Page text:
Local Manufacturing

I was down at Triton’s factory earlier today – always like having a look around, and had a chance to pick up a replacement top for the workcentre (need mine to look good for demos / videos / photos etc).

It struck me as I was watching the top being assembled just how much I appreciate having things manufactured in my own country – being able to actually see the work that goes into producing something.

For example, the tracks that get riveted to the top (which are straight) would become warped by the riveting process, leaving the ends sticking out proud of the surface if not for the fact that before they get inserted, they are put into a press and pre-warped to counteract the rivets’ forces.  That is just so cool.

It is a pressed metal top, so it isn’t as robust and inherently flat as a cast and machined top, but I was also impressed that before the top was handed over, it went onto another table and had a straight edge put across its surface, and any slight high or low spots were then subjected to another press to remove them.

It is no wonder that the Triton Workcentre occupies so many home workshops in Australia (and elsewhere).  It may not have the 0.001″ accuracy of my new tablesaw, but it is definitely more than sufficient for a majority of home workshops.  I know they have their detractors, but to put it simply, if it wasn’t for the fact that there was this range of tools that escalates the backyard shed into a small woodworking workshop, and that it was (and is) Australian made, then I can say with a pretty high level of confidence that I wouldn’t be pursuing this passion (obsession) today.

Local industry, despite the extra costs, are worth supporting.  I know they will all fade and be gone soon enough to a Chinese or Indian factory near you, but until then….

Reminds me actually of a tour I did a few years ago (must be 10 years ago now – where does the time go?) of the large engineering firms in England.  There’s a country with a large manufacturing arm!  Wonder how they are traveling these days?  I went right through the Rolls Royce Gas Turbine plant, and Dunlop Aerospace Braking Systems (Dunlop may make tyres, but then you also need good brakes to stop an aircraft, and that is some amazing engineering if you consider what those components actually go through – it may feel gentle inside the plane, but those wheels and connected components are slammed heavily into the ground with a very heavy plane above them, and the forces are quite unbelievable!), and a number of other heavy engineering industries.  Fascinating things to see, and a real loss I believe if it all gets shipped to 3rd world countries just because they pay peanuts instead of wages.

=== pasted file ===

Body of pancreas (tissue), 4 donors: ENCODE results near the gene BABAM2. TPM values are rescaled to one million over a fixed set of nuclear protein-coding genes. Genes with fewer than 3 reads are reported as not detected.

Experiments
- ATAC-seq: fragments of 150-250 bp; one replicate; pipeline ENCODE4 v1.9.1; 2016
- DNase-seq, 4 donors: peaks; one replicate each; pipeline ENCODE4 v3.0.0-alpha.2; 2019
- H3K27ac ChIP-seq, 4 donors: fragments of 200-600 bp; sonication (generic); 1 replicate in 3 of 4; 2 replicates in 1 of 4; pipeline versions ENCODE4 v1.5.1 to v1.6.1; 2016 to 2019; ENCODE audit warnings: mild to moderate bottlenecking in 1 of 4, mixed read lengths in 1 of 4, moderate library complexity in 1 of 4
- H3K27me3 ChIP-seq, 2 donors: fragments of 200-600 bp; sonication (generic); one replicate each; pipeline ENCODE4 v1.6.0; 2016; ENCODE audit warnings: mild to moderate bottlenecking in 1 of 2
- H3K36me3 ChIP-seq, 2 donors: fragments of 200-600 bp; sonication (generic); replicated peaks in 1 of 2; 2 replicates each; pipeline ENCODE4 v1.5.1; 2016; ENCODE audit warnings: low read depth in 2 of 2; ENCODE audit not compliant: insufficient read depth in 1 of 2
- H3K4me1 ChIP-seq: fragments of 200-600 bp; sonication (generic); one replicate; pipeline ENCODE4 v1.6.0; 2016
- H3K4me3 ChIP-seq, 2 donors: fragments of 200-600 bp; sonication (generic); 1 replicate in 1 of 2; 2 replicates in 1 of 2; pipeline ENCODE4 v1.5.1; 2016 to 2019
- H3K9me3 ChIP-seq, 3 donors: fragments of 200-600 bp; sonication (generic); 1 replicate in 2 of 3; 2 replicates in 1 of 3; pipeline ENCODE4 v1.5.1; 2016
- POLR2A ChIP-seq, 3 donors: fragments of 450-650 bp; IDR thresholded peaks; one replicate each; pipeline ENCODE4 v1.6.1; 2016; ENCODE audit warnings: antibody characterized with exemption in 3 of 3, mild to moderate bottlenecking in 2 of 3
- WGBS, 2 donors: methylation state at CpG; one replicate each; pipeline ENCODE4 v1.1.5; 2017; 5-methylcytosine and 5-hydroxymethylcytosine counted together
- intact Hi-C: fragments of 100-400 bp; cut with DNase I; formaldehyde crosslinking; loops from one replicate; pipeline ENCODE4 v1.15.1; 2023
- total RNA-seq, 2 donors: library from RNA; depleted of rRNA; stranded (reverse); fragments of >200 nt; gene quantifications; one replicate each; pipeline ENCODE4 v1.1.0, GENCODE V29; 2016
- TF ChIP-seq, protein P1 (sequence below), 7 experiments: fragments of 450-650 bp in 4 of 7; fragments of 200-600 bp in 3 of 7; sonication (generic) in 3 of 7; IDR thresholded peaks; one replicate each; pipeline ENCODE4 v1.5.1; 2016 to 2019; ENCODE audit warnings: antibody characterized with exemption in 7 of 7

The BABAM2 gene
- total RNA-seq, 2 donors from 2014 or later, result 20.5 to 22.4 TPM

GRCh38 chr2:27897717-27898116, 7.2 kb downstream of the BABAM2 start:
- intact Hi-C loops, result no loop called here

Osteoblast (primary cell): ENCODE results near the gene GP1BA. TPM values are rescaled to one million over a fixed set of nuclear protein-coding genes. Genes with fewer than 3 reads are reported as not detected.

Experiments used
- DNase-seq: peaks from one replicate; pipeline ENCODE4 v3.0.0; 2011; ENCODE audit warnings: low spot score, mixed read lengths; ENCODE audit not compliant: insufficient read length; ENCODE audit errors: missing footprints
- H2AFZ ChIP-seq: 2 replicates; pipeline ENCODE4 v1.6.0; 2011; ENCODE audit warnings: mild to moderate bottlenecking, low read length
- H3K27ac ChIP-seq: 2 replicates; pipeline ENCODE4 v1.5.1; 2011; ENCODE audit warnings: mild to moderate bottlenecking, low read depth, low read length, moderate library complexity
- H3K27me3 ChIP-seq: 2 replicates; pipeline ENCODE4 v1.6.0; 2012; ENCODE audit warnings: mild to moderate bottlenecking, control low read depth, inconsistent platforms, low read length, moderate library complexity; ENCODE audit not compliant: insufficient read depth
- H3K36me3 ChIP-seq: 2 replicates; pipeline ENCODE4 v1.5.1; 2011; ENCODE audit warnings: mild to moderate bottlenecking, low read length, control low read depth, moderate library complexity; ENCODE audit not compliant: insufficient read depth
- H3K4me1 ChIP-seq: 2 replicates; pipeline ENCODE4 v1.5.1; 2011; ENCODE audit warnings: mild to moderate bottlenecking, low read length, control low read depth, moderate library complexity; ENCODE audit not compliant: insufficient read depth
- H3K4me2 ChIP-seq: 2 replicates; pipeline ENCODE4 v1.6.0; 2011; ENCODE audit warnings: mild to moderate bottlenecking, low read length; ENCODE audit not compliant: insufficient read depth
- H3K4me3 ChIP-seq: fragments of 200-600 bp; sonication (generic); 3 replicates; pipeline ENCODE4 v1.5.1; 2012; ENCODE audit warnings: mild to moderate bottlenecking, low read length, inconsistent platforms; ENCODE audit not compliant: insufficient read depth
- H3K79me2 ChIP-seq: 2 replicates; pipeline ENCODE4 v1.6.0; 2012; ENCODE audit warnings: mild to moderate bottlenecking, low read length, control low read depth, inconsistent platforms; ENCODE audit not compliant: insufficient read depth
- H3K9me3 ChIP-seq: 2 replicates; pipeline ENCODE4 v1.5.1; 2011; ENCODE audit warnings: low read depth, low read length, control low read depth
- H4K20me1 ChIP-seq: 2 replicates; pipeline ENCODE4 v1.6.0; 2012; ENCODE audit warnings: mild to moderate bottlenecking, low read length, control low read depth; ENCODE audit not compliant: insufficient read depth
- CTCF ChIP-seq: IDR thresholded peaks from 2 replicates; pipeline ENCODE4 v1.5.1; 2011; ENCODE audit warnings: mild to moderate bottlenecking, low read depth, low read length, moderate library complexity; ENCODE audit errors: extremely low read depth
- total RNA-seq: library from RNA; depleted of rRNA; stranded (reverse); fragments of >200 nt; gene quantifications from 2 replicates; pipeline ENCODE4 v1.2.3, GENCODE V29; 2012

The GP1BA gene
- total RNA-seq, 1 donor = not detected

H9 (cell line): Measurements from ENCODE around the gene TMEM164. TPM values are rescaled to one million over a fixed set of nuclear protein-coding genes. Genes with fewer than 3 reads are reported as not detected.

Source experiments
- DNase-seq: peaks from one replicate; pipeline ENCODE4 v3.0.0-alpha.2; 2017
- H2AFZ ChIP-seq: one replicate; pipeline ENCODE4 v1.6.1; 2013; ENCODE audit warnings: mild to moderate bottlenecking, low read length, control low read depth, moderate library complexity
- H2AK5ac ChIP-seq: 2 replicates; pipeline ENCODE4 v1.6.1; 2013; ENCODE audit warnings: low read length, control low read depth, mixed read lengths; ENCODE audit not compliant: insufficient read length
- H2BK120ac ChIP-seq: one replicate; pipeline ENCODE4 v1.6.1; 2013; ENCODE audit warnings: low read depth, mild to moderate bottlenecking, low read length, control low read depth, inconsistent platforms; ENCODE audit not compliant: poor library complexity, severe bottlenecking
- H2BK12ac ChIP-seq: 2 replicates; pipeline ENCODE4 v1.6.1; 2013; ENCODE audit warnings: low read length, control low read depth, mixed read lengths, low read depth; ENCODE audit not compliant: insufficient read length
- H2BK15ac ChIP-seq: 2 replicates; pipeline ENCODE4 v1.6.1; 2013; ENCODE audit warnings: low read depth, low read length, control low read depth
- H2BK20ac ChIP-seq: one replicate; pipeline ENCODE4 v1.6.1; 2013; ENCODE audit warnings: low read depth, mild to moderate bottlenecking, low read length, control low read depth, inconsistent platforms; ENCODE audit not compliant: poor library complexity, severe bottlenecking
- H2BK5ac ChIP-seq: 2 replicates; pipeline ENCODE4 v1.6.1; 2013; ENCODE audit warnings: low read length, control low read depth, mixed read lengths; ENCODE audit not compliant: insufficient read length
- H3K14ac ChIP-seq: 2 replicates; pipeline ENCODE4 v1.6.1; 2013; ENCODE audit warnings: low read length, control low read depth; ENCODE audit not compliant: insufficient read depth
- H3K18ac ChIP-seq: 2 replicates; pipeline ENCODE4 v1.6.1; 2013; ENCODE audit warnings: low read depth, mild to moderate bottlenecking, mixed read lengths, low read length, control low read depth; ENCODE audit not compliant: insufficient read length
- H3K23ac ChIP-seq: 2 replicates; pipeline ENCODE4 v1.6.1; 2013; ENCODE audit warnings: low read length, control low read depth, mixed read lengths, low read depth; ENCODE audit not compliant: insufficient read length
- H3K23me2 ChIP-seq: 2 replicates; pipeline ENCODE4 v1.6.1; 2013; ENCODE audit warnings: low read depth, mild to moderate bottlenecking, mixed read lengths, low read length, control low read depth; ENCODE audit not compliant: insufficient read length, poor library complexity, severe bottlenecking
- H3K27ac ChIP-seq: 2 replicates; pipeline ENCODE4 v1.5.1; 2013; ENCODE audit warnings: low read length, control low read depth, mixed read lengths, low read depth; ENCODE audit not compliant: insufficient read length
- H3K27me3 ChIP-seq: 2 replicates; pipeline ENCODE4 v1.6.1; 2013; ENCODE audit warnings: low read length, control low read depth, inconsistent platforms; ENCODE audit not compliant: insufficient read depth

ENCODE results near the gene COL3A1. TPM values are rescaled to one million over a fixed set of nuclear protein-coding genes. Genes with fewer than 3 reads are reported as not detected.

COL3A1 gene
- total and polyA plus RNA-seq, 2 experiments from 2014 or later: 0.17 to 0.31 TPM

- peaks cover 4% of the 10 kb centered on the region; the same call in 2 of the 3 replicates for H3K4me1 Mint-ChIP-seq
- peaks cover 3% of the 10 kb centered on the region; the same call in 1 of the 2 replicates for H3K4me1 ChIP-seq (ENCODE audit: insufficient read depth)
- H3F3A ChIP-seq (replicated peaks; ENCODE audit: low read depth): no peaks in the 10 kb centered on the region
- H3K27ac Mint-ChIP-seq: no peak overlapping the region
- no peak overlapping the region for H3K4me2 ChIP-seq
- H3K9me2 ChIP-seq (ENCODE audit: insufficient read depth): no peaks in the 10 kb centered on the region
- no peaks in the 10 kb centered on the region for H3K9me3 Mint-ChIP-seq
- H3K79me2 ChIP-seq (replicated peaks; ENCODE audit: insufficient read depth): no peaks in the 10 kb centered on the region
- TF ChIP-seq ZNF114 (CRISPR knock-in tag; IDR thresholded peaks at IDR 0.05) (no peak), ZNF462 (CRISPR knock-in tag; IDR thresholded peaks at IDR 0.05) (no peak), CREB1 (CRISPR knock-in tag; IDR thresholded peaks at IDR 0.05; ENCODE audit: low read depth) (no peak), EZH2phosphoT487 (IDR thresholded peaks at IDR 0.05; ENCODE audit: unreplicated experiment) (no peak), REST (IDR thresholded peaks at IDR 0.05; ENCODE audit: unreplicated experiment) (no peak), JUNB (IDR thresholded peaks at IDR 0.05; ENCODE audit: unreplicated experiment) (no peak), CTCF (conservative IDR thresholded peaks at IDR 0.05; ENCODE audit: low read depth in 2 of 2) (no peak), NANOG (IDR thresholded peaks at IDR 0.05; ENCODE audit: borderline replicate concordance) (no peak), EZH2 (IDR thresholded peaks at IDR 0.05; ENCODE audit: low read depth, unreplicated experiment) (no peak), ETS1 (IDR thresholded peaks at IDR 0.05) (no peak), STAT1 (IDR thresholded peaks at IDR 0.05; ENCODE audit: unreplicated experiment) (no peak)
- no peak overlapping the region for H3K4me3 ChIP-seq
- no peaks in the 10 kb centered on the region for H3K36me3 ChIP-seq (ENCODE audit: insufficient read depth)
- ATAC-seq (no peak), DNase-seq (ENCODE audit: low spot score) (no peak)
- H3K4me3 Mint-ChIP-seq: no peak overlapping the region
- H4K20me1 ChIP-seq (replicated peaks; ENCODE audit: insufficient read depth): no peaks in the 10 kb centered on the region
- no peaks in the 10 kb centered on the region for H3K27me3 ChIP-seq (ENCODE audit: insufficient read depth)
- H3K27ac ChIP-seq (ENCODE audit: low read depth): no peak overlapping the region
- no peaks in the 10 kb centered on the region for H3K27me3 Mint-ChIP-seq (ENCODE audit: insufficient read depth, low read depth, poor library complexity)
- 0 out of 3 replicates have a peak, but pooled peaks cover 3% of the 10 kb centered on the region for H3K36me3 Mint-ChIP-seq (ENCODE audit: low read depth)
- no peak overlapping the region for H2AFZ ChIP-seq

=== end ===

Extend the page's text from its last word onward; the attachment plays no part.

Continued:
However, it is hard to deny that we have tools in our workshops now that we’d never have dreamed of owning in the past because of it.  I still think though, that we will rue the day that we lost our own manufacturing capacity.

7 Responses

  1. Hi Stuart,

    Any chance of posting some pics of the Triton Factory? Many of your readers will not get a chance for a look at ‘Mecca’ – especially those of us outside of Melbourne. I’d be really interested to see what the place looks like.

    All the Best from the West

  2. Stuart:

    It’s the same thing we’ve seen over here in the US, with huge numbers of manufacturing jobs going overseas, and yet folks line up to buy tons of Chinese made stuff at our “big box” stores like Costco, Home Depot, etc. I’m a culprit too. The stuff is just so appealing and cheap. Of course, we’ve been lectured on and on about how manufacturing is not the key to economic success, it’s the “content.” I’m not buying it, so to speak. I think when a country loses its ability to produce for its own citizens, it cannot sustain itself. What you’ve seen happen to the US dollar in the last year or so will soon make its way elsewhere, including the Euro, etc, for very similar reasons. The argument that we can be the designers and “they” can serve the role of assembly-line robots just isn’t going to work in the long run. The Chinese and Indians have some of the smartest and most industrious people in the world.

    Oh well, enough of thinking these thoughts. Time to go out in the garage and finish those cabinet doors!